Mahler, who was both fascinated and horrified by Schoenberg, gave much support to save the younger composer from the wrath of Vienna's critics. However, having finished conducting a rehearsal of the Chamber Symphony with the composer present, Mahler requested that all the orchestra should play a loud C-chord, and walked out.

Of the three Chamber Symphonies presented here, Schoenberg's, after a few brief modulating slow bars, is the most ebullient and galvanising. In a single movement, it rushes away through a gamut of moods and modes, sometimes sweet, sometimes pungent, pausing from time to time for a few bars of sensual expressionism before hurtling off again. The melodic cells leap from instrument to instrument with great alacrity, challenging the players to keep a tight ensemble, which poses no coordination difficulties for the Gateway players. They also pay considerable attention to interior tuning, so that linking the various types of note production does not pose a problem.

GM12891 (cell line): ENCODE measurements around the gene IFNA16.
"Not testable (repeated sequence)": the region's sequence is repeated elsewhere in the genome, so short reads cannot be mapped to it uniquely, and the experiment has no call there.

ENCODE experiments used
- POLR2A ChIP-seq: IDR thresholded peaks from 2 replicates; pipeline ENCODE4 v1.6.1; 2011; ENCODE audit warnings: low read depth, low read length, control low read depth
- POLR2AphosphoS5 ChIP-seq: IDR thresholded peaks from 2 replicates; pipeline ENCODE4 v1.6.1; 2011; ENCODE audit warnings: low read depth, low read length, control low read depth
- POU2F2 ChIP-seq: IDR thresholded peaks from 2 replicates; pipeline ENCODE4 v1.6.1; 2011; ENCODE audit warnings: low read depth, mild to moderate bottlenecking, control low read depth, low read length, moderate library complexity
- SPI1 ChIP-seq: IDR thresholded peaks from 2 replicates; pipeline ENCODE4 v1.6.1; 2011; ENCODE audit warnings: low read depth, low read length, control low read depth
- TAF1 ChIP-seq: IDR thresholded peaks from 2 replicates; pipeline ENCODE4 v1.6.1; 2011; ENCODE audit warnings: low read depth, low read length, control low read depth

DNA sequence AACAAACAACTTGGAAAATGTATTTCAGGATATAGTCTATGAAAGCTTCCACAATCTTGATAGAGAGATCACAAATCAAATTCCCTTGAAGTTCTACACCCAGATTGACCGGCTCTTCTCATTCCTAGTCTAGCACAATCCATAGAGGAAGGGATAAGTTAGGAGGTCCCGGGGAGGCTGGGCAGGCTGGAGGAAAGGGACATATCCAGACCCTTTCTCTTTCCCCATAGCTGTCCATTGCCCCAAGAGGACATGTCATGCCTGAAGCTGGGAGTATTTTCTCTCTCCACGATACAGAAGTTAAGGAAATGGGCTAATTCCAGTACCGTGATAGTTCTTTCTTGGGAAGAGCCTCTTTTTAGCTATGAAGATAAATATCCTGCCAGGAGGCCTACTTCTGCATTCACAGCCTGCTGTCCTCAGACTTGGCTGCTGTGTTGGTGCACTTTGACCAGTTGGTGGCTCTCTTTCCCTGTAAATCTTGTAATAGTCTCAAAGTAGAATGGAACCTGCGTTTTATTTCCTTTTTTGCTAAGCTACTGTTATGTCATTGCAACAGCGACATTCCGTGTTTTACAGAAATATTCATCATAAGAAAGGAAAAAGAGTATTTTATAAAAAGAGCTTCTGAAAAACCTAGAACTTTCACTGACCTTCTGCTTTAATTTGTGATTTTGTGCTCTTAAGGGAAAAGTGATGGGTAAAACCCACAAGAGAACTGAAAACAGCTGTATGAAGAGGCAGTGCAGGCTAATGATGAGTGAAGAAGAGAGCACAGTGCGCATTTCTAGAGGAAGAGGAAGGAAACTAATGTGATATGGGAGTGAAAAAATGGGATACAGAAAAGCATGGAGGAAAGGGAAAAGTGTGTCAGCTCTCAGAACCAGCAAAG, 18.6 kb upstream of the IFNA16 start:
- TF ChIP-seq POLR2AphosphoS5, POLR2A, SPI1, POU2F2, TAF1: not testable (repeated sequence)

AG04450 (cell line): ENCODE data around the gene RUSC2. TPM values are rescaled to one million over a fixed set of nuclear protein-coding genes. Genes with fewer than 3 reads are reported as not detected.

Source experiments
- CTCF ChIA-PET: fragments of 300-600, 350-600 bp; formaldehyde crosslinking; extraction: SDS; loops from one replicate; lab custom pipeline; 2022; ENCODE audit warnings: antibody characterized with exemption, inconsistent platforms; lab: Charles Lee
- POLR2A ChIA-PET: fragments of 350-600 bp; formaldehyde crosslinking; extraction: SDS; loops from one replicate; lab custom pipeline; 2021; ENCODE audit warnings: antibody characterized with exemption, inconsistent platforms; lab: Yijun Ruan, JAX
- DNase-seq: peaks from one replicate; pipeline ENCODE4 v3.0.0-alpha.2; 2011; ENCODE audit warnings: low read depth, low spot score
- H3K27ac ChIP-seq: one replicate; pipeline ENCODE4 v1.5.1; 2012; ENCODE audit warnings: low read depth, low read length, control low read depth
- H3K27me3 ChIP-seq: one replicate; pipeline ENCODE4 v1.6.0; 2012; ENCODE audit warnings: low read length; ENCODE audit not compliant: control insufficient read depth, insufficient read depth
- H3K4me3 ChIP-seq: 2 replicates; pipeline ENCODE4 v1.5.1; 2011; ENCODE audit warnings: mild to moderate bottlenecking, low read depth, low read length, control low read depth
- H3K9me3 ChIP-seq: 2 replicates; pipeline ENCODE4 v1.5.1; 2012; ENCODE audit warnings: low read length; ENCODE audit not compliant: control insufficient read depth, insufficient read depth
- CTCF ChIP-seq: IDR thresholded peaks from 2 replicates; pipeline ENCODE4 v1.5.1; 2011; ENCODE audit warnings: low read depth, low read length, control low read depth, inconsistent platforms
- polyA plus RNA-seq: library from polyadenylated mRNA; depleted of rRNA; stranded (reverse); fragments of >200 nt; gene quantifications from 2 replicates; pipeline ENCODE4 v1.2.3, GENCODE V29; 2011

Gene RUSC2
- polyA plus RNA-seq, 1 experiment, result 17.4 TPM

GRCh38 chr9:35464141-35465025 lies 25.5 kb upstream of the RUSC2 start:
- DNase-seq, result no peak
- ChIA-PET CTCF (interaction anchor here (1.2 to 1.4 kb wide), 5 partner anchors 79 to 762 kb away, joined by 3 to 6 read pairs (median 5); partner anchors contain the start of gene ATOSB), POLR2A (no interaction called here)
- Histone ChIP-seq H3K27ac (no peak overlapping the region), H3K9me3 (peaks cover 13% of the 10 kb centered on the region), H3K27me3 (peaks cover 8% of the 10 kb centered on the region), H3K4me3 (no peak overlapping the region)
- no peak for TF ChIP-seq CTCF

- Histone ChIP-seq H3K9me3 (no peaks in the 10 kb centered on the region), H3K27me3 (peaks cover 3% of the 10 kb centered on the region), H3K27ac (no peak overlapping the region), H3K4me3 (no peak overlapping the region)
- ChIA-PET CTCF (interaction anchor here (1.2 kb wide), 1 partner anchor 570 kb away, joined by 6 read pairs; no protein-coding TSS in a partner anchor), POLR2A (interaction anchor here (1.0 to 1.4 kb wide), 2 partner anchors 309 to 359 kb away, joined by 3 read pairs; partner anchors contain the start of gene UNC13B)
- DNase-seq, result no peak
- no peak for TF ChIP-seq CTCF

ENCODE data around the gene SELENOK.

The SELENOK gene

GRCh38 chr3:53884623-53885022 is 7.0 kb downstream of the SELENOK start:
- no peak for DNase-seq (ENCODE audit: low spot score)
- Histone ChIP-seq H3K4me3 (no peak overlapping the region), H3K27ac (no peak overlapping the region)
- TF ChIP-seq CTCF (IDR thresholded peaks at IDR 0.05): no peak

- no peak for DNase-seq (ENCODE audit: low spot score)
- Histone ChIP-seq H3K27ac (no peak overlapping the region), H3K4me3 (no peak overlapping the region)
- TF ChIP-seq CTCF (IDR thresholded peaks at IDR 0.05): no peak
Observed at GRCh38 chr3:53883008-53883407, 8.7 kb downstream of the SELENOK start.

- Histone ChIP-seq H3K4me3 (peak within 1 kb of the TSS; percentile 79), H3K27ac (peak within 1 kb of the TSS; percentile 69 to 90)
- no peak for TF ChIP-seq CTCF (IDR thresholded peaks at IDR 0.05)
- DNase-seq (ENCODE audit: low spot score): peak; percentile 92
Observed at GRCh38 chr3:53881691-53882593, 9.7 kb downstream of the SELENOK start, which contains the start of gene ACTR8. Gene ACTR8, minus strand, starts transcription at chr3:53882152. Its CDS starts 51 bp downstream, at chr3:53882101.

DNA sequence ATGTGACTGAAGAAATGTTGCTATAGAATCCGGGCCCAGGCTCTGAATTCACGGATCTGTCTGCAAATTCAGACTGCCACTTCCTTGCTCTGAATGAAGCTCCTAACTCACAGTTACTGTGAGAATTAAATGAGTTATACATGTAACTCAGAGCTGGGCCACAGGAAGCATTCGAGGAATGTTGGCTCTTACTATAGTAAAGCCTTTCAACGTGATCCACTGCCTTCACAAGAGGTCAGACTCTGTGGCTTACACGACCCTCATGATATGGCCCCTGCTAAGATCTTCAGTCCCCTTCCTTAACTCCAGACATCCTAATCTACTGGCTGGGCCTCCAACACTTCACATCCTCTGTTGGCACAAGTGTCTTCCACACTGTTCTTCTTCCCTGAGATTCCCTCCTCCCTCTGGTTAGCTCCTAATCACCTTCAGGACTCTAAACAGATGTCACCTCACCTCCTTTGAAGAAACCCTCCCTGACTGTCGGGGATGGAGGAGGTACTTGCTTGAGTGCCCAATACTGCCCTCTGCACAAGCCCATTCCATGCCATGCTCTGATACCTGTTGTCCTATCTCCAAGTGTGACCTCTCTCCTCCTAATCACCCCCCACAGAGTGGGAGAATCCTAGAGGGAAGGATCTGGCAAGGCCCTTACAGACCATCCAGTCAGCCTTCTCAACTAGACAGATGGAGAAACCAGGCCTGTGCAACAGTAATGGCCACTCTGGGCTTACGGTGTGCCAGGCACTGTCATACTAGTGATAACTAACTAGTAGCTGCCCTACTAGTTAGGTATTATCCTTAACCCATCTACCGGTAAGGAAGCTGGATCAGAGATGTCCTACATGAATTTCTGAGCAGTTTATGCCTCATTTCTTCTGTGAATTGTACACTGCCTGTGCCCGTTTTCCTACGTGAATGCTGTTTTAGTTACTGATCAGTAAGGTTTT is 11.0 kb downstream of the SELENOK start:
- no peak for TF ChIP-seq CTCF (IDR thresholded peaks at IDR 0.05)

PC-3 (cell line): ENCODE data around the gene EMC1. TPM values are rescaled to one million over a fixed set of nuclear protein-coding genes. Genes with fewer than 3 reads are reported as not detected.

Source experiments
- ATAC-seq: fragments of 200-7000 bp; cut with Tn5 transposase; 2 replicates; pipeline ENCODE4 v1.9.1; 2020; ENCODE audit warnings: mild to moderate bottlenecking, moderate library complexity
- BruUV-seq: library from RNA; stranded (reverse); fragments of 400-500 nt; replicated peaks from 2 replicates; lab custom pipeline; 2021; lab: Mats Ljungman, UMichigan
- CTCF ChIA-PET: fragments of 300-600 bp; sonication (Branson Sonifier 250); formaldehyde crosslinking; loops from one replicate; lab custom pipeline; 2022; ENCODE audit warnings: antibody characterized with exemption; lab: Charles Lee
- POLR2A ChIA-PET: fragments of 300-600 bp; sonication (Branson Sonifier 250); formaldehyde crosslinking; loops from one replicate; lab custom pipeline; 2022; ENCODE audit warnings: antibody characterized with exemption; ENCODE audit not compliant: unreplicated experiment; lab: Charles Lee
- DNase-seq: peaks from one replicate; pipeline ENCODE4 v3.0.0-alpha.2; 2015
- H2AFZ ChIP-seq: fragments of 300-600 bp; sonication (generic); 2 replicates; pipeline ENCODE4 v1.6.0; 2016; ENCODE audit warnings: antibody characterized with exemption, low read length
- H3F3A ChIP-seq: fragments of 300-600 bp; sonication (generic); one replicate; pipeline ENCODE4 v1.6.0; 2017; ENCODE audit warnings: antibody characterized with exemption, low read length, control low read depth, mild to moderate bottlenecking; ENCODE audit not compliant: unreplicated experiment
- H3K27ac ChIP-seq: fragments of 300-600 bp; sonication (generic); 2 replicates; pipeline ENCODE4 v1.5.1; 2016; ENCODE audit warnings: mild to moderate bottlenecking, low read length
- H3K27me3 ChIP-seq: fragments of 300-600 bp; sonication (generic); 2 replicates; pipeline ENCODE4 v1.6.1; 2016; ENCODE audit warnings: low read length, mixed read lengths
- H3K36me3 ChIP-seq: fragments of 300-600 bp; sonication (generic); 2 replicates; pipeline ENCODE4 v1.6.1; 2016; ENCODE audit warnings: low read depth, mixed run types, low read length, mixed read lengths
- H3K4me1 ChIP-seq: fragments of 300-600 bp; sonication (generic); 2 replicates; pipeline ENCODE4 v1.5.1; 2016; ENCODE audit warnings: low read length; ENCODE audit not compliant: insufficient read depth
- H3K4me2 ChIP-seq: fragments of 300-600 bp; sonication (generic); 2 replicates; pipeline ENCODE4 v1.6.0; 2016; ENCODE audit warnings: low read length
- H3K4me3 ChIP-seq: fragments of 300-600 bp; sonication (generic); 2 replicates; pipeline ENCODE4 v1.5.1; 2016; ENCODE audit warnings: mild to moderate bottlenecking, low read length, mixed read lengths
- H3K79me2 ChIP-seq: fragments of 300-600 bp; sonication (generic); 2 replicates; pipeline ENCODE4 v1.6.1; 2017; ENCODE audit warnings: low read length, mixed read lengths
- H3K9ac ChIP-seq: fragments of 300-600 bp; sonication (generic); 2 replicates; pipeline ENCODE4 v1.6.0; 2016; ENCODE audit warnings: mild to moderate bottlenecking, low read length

Franz Schreker (1878-1934) took a very different view of the Chamber Symphony. A German composer, much-respected conductor and teacher, he was a conservative in keeping Late Romantic ideals for his base-line; however, he was excellent at gathering together more progressive ideas from Mahler, Korngold and Richard Strauss and others into his own music. Schreker was also a master orchestrator, as this Chamber Symphony shows. In 1912, Schreker joined Schoenberg in the Vienna Music Academy's Faculty. Written in 1916, the piece reverses Schoenberg's purpose of minimising, and requires 23 players, and even more instruments. It was given its first performance a year later by members of the Faculty.